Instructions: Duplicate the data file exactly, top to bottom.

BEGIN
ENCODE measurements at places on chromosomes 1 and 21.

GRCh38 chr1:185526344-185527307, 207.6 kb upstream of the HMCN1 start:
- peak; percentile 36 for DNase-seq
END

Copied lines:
ENCODE measurements at places on chromosomes 1 and 21.

GRCh38 chr1:185526344-185527307, 207.6 kb upstream of the HMCN1 start:
- peak; percentile 36 for DNase-seq